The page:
# Computational Intelligence: Methods and Applications

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Computational Intelligence: Methods and Applications. Lecture 28 Non-parametric density modeling Source: Wodzisaw Duch ; Dept. of Informatics, UMK ; Google: W Duch. Density from histograms. - PowerPoint PPT PresentationTRANSCRIPT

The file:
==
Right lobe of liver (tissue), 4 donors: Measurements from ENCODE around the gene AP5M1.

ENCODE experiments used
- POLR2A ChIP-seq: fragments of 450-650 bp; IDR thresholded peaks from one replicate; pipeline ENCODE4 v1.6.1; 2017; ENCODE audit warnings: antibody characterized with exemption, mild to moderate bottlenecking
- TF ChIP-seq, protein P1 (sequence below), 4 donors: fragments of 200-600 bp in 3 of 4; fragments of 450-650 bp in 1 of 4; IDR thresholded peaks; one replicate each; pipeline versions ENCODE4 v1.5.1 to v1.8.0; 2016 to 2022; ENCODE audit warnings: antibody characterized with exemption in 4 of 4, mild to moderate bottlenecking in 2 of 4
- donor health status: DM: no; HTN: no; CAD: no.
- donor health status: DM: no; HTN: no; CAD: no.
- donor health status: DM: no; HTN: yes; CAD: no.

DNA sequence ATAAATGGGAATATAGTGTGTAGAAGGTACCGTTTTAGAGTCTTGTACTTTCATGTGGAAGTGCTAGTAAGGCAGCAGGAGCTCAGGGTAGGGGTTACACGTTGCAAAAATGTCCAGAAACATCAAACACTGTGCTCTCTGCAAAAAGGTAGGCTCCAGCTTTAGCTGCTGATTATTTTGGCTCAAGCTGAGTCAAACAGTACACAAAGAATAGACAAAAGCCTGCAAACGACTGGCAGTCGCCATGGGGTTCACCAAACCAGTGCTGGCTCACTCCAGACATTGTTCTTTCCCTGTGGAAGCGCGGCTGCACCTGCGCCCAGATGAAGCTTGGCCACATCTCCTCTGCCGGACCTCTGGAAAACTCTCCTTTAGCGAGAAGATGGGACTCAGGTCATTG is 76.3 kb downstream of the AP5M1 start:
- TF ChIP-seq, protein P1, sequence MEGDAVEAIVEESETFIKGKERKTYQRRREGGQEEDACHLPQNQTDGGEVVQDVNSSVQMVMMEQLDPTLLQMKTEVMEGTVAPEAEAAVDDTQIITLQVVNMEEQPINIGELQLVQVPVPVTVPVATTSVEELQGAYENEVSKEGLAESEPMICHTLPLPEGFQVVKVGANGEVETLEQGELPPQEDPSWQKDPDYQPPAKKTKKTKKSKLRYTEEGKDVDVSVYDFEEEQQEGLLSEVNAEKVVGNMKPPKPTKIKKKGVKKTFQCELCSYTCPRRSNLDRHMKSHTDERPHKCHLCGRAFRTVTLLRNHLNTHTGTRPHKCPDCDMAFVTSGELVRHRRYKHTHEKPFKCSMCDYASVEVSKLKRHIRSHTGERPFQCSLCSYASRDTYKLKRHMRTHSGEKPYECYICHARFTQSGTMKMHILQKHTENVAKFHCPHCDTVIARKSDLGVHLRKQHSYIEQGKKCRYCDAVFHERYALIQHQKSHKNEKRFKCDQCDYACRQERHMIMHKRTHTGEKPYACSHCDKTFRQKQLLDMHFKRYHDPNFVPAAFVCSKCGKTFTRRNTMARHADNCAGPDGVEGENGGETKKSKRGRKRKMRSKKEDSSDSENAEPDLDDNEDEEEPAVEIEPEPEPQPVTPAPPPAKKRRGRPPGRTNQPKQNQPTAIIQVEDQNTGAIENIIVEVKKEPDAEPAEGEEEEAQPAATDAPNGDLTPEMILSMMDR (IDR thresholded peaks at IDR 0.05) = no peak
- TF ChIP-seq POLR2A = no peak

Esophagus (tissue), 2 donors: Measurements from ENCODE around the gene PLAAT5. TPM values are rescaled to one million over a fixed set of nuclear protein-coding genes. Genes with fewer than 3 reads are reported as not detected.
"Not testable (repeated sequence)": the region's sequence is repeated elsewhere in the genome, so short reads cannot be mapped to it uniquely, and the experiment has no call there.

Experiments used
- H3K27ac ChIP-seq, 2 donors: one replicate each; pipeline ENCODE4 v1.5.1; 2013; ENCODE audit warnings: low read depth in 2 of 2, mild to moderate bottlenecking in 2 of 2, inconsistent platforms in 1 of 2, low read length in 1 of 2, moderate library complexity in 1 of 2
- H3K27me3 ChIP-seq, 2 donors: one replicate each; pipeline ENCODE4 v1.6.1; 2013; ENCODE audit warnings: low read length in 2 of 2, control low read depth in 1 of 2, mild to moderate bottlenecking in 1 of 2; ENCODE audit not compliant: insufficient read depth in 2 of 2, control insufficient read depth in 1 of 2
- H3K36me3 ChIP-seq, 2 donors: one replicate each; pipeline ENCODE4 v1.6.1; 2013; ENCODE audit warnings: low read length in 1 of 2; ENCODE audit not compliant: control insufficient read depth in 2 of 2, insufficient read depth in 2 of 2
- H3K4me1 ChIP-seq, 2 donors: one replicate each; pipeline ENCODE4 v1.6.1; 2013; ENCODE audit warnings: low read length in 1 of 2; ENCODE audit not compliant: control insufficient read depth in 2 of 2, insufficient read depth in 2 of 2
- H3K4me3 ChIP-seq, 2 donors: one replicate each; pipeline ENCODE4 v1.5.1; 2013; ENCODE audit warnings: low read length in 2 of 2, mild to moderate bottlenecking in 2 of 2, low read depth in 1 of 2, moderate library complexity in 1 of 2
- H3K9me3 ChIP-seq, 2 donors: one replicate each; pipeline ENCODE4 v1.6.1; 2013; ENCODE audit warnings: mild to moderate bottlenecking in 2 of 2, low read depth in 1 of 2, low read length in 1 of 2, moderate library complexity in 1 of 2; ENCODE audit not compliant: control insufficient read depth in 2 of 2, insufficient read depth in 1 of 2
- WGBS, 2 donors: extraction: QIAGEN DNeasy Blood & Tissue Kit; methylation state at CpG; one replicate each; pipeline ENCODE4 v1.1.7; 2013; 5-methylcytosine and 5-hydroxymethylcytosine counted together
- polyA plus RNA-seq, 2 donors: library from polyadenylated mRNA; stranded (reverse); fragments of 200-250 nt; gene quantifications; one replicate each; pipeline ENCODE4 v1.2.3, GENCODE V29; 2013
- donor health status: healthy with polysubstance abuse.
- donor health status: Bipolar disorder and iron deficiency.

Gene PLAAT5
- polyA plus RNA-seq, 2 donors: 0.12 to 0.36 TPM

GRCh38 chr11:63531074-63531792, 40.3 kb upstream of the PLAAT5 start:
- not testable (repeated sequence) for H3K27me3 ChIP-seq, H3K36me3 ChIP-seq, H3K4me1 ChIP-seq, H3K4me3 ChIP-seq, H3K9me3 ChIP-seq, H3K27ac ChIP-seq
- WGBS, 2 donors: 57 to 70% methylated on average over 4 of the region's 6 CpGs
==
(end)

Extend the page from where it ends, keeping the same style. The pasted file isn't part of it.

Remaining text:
<ul><li><p>Computational Intelligence: Methods and ApplicationsLecture 28 Non-parametric density modeling</p><p>Source: Wodzisaw Duch; Dept. of Informatics, UMK; Google: W Duch</p></li><li><p>Density from histogramsIn 1-D or 2-D it is rather simple, histograms provide piecewise constant approximation since we do not assume any particular functional dependence such estimation is called nonparametric. Histograms change, depending on the size of the bin Bi that measures frequency P(XBi). </p><p>Smoothing histograms may be done by fitting some smooth functions, such as Gaussians. How good is this approximation?</p></li><li><p>Why histogram estimation works?Probability that a data point comes from some region R (belongs to some category, etc) is:We are given n data points, what is the chance Pr that k of these points are from region R? If n=k=1, this Pr=P, in general Pr is the number of combinations in which k points could be selected out of n, multiplied by probability of selecting k points from R, i.e. Pk, and selecting n-k points not from R, i.e. (1-P)n-k, that is, the distribution is binomial: Expected k value: Expected variance: Since P(X) VR P = k/n, for a large number of samples n small variance of k/n is expected, therefore this is useful approximation to P(X). </p></li><li>Parzen windows 1DDensity estimate using (for standardized data) a bin of size h (a window on the data) in each dimension.For 1D cumulative density function CP(x)=(# observation</li><li>Parzen windows 1DEstimate density using (for standardized data) a bin of size h (a window on the data) in each dimension. For 1D cumulative density function is: P(x</li><li><p>Parzen 1D kernelsWe need continuous density estimation, not spikes. Integrating over all x gives therefore total probability=1. Smooth cumulative density for x a is then:Density may be now written as:Density in the window is constant=1, so integrating over each kernel:Introduce a kernel function indicating if variable is in [-1,+1] interval:This is equal to 1/n times the number of xi a plus a fraction from the last interval [xi-h/2,a] if a < xi+h/2</p></li><li>Parzen windows dDThe window moves with X which is in the middle, therefore density is smoothed. 1D generalizes to dD situations easily:Volume V=hd and the kernel (window) function:Typically hyperrectangular windows with H(u)=1 for all |uj|</li><li><p>Example with rectanglesWith large h strong smoothing is achieved (imagine window covering all data ...)Details are picked up when h is small, general shape when it is large.Use as H(u) a smooth function, such as Gaussian; if it is normalized than also the final density is normalized:</p></li><li><p>Example with GaussiansDispersion h is also called here smoothing or regularization parameter.A. Webb, Chapter 3.5 has a good explanation of Parzen windows.</p></li><li><p>IdeaAssume that P(X) is a combination of some smooth functions F(X);use an iterative algorithm that adapts the density to the incoming data.Estimate density P(X|C) for each class separately.</p><p>Since calculation of parameters may be done on a network of independent processors, this leads to the basis set networks, such as the radial basis set networks.</p><p>This may be used for function approximation, classification and discovery of logical rules by covering algorithms.</p></li><li><p>Computational Intelligence: Methods and ApplicationsLecture 29Approximation theory, RBF and SFN networks</p><p>Source: Wodzisaw Duch; Dept. of Informatics, UMK; Google: W Duch</p></li><li><p>Basis set functionsA combination of m functions may be used for discrimination or for density estimation. What type of functions are useful here?Most basis functions are composed of two functions F(X)=g(f(X)): f(X) activation, defining how to use input features, returning a scalar f. g(f) output, converting activation into a new, transformed feature. Example: multivariate Gaussian function, localized at R: Activation f. computes distance, output f. localizes it around zero. </p></li><li><p>Radial functionsGeneral form of multivariate Gaussian: This is a radial basis function (RBF), with Mahalanobis distance and Gaussian decay, a popular choice in neural networks and approximation theory. Radial functions are spherically symmetric in respect to some center. Some examples of RBF functions: DistanceInverse multiquadraticMultiquadratic Thin splines </p></li><li><p>G + r functionsMultivariate Gaussian function and its contour. Distance function and its contour. </p></li><li><p>Multiquadratic and thin splineMultiquadratic and an inverseThin spline functionAll these functions are useful in theory of function approximation. </p></li><li><p>Scalar product activationRadial functions are useful for density estimation and function approximation. For discrimination, creation of decision borders, activation function equal to linear combination of inputs is most useful:Note that this activation may be presented asThe first term L is constant if the length of W and X is fixed. This is true for standardized data vectors; square of Euclidean distance is equivalent (up to a constant) to a scalar product ! If ||X||=1 replace W.X by ||W-X||2 and decision borders will still be linear, but using instead of Euclidean various other distance functions will lead to non-linear decision borders! </p></li><li><p>More basis set functionsMore sophisticated combinations of activation functions are useful, ex:This is a combination of distance-based activation with scalar product activaiton, allowing to achieve very flexible PDF/decision border shapes. Another interesting choice is separable activation function:Separable functions with Gaussian factors have radial form, but Gaussian is the only localized radial function that is also separable. </p><p>The fi(X;q) factors may represent probabilities (like in the Naive Bayes method), estimated from histograms using Parzen windows, or may be modeled using some functional form or logical rule. </p></li><li><p>Output functionsGaussians and similar bell shaped functions are useful to localize output in some region of space. For discrimination weighted combination f(X;W)=WX is filtered through a step function, or to create a gradual change through a function with sigmoidal shape (called squashing f., such as the logistic function:Parameter b sets the slope of the sigmoidal function. </p><p>Other commonly used function are: tangh(bf) (-1,+1), similar to logistic function;semi-linear function: first constant -1, t hen linear and then constant +1. </p></li><li><p>Convergence propertiesMultivariate Gaussians and weighted sigmoidal functions may approximate any function: such systems are universal approximators. The choice of functions determines the speed of convergence of the approximation and the number of functions need for approximation. The approximation error in d-dimensional spaces using weighted activation with sigmoidal functions does not depend on d. The rate of convergence with m functions is O(1/m) Polynomials, orthogonal polynomials etc need for reliable estimation a number of points that grows exponentially with d like making them useless for high-dimensional problems!The error convergence rate is:In 2-D we need 10 time more data points to achieve the same error as in 1D, but in 10-D we need 10G times more points!</p></li><li><p>Radial basis networks (RBF)RBF is a linear approximation in space of radial basis functionsSuch computations are frequently presented in a network form:inputs nodes: Xi values; internal (hidden) nodes: functions; outgoing connections: Wi coefficients.output node: summation. </p><p>Sometimes RBF networks are called neural, due to inspiration for their development. </p></li><li><p>RBF for approximationRBF networks may be used for function approximation, or classification with infinitely many classes. Function should pass through points:Approximation function should also be smooth to avoid high variance of the model, but not too smooth, to avoid high bias. Taking n identical functions centered at the data vectors: If matrix H is not too big and non-singular this will work; in practice many iterative schemes to solve the approximation problem have been devised. For classification Y(i)=0 or 1. </p></li><li><p>Separable Function Networks (SFN)For knowledge discovery and mixture of Naive Bayes models separable functions are preferred. Each function component specifies the output; several outputs Fc are defined, for different classes, conclusions, class-conditional probability distributions etc. is represented by a single node and if localized functions are used may represent some local conditions. Linear combination of these component functions: </p></li><li><p>SFN for logical rulesIf the component functions are rectangular: then the product function realized by the node is a hyperrectangle, and it may represent crisp logic rule: Conditions that cover whole data may be deleted. </p></li><li><p>SNF rulesFinal function is a sum of all rules for a given fact (class).This may additionally be multiplied by the coverage of the rule, or The output weights are either: all Wj = 1, all rules are on equal footing;Wj ~ Rule precision (confidence): a ratio of the number of vectors correctly covered by the rule over the number of all elements covered.W may also be fitted to data to increase accuracy of predictions. </p></li><li><p>Rules with weighted conditionsInstead of rectangular functions Gaussian, triangular or trapezoidal functions may be used to evaluate the degree (not always equivalent to probability) of a condition being fulfilled. A fuzzy rule based on triangular membership functions is a product of such functions (conditions):For example, triangular functionsThe conclusion is highly justified in areas where f() is large, shapes =></p></li><li><p>RBFs and SFNsMany basis set expansions have been proposed in approximation theory.In some branches of science and engineering such expansions have been widely used, for example in computational chemistry. There is no particular reason why radial functions should be used, but all basis set expansions are mistakenly called now RBFs ... In practice Gaussian functions are used most often, and Gaussian approximators and classifiers have been used long before RBFs.Gaussian functions are also separable, so RBF=SFN for Gaussians.For other functions: SFNs have natural interpretation in terms of fuzzy logic membership functions and trains as neurofuzzy systems.SFNs can be used to extract logical (crisp and fuzzy) rules from data. SFNs may be treated as extension of Naive Bayes, with voting committees of NB models.SFNs may be used in combinatorial reasoning (see Lecture 31).</p></li><li><p>but remember ... that all this is just a poor approximation to Bayesian analysis.</p><p>It allows to model situations where we have linguistic knowledge but no data for Bayesians one may say that we guess prior distributions from rough descriptions and improve the results later by collecting real data. </p><p>Example: RBF regression</p><p>Neural Java tutorial: http://diwww.epfl.ch/mantra/tutorial/ </p><p>Transfer function interactive tutorial. </p></li><li><p>Computational Intelligence: Methods and ApplicationsLecture 30Neurofuzzy system FSM and covering algorithms. </p><p>Source: Wodzisaw Duch; Dept. of Informatics, UMK; Google: W Duch</p></li><li><p>Training FSM networkParameters of the network nodes may be estimated using maximum likelihood Expectation Maximization learning. Computationally simpler iterative schemes have been proposed.An outline of the FSM (Feature Space Mapping) separable function network algorithm implemented in GhostMiner: Select the type of functions and desired accuracy. Initialize network parameters: find main clusters, their centers and dispersions; include cluster rotations.Adaptation phase: read the training data, if error is made adapt the parameters of the network to reduce them - move the closest centers towards the data, increase dispersions.Growth phase: if accuracy cannot be improved further add new nodes (functions) in areas where most errors occur. Cleaning phase: remove functions with smallest coverage, retrain.</p></li><li><p>Example 1: Wine rulesSelect rectangular functions; default initialization is based on histograms, looking for clusters around maxima in each dimension; Create simplest model, starting from low learning accuracy, 0.90. FSM window shows the convergence and the number of neurons (logical rules for rectangular functions) created by the FSM system. Different rules with similar accuracy (especially for low accuracy) exist, and the learning algorithm is stochastic (the data is presented in randomized order), so many rules sets are created.</p></li><li><p>Experiments with Wine rulesRun FSM with different parameters and note how different set of rules are generated.FSM includes stochastic learning (samples are randomized).Weak: large variance for high accuracy models.Strong: many simple models may be generated, experts may like some more than the others. FSM may discover new, simple rules, that trees will not find, for ex: if proline > 929.5 then class 1 (48 covered, 3 errors, but 2 corrected by other rules). if color < 3.792 then class 2 (63 cases, 60 correct, 3 errors) </p><p>Trees generate hierarchical path; FSM covers the data samples with rectangular functions, minimizing the number of features used. </p></li><li><p>Example 2: PyrimidinesQSAR Qualitative Structure-Activity Relationship problem.Given a family of molecules try to predict their biological activity. Pyrimidine family has a common template: 9 features are given per chemical group: name, polarity, group name, polarity, size, hydrogen-bond donor, hydrogen bond acceptor, pi-donor, pi-acceptor, polarizability, and the sigma effect. For a single pyrimidine 27(=3*9) features are given; evaluation of relative activity strength requires pair-wise comparison A, B, True(AB)There were 54 features (columns), and 2788 pairs compared (rows).R3, R4, R5 are places where chemical groups are substituted. The site may be also empty.</p></li><li><p>Pyrimidine resultsSince ranking of activities is important an appropriate measure of success is the Spearman rank order correlation coefficient: d distance in ranking pairs, n number of pairs.</p><p>5xCV results</p><p>LDA0.65CART tree 0.50nodesFSM (Gauss)0.770.02 (86)FSM (crisp)0.770.03 (41)</p><p>41 nodes with rectangular functions, equivalent to 41 crisp logic rules. Perfect agreement gives +1, perfect disagreement -1, ex: True ranking: X1 X2 ... Xn, predicted ranks Xn Xn-1 .. X1</p><p>differences: di= (n-1), (n-2) ... 0 (or 1, for odd n) ... (n-2), (n-1)</p><p>Sum of d2 is n(n2-1)/3, so rs=-1 </p></li><li><p>Covering algorithmsMany machine learning algorithms for learning rules try to cover as many positive examples as possible. WEKA contains one such algorithm, called PRISM.For each class CE = training dataCreate a rule R: IF () THEN C (with empty conditions)Until there are no more features or R covers all C casesFor each feature A and its possible subset of values (or an interval) consider adding a condition (A=v) or A [v,v]Select feature A and values v that maximize rule precision, N(C,R)/N(R) = number of samples from class C covered by R, divided by number of all samples covered by R (ties are broken by selecting largest N(C,R)).Add to R: IF ( (A=v) ... ) THEN CRemove samples covered by R from E</p></li><li><p>PRISM for WinePRISM in the WEKA implementati...</p></li></ul>